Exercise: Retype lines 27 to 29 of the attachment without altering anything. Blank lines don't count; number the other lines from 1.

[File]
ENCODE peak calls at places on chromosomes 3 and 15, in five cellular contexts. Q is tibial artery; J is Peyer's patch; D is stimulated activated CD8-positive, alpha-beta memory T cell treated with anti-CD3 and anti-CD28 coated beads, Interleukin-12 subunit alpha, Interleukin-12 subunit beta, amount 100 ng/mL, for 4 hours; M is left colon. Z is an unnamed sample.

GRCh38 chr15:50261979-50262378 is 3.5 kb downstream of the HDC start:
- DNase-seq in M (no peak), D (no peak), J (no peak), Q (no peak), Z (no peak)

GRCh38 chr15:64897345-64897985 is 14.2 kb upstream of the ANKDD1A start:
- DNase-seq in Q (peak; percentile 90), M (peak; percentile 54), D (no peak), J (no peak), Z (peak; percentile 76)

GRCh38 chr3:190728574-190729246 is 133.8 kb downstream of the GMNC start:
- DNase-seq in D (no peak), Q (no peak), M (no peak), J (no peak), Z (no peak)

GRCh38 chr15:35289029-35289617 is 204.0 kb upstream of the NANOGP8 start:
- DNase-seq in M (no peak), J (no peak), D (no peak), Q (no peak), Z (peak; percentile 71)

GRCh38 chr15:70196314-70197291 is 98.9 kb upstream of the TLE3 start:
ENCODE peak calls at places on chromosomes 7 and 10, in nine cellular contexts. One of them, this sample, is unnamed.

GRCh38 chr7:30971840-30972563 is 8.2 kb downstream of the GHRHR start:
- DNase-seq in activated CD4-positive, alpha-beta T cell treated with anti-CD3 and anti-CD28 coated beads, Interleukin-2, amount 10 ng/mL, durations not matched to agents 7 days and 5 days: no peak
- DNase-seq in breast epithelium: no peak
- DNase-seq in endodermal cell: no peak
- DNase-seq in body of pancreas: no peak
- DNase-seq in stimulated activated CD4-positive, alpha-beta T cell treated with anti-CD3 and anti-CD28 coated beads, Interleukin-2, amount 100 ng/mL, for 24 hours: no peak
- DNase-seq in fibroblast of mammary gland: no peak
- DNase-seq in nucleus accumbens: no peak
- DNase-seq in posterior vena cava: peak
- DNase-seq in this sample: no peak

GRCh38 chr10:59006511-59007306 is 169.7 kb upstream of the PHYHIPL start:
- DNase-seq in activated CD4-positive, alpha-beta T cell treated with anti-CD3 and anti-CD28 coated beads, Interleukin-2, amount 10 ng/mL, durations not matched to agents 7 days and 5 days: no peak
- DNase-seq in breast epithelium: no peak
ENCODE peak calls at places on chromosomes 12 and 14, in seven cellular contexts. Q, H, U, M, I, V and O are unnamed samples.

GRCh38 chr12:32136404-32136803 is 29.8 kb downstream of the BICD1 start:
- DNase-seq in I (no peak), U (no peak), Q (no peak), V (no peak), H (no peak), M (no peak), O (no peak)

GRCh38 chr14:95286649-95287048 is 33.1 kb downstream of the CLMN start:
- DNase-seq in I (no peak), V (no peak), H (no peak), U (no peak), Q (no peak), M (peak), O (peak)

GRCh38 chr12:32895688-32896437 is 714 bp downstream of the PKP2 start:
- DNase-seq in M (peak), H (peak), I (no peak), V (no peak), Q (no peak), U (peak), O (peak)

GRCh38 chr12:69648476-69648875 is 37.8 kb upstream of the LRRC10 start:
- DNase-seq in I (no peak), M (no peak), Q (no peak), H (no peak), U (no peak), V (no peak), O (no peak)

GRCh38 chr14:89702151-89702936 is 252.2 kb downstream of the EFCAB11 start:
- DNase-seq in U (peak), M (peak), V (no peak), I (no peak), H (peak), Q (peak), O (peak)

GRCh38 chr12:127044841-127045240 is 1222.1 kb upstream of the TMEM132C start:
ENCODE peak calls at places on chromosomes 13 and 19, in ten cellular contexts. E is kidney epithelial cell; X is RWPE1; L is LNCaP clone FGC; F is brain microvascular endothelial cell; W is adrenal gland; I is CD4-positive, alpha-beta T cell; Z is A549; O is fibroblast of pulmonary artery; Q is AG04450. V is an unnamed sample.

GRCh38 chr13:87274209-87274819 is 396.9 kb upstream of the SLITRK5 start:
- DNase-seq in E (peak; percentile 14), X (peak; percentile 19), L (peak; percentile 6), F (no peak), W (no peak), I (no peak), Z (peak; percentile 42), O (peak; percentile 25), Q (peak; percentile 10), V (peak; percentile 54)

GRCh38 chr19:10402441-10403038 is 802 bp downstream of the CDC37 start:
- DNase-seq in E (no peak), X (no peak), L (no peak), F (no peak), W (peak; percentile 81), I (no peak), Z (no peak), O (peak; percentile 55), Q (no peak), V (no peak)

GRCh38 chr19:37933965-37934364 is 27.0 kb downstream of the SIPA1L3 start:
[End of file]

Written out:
- DNase-seq in I (no peak), U (no peak), Q (no peak), V (no peak), H (no peak), M (no peak), O (no peak)

GRCh38 chr14:95286649-95287048 is 33.1 kb downstream of the CLMN start:
- DNase-seq in I (no peak), V (no peak), H (no peak), U (no peak), Q (no peak), M (peak), O (peak)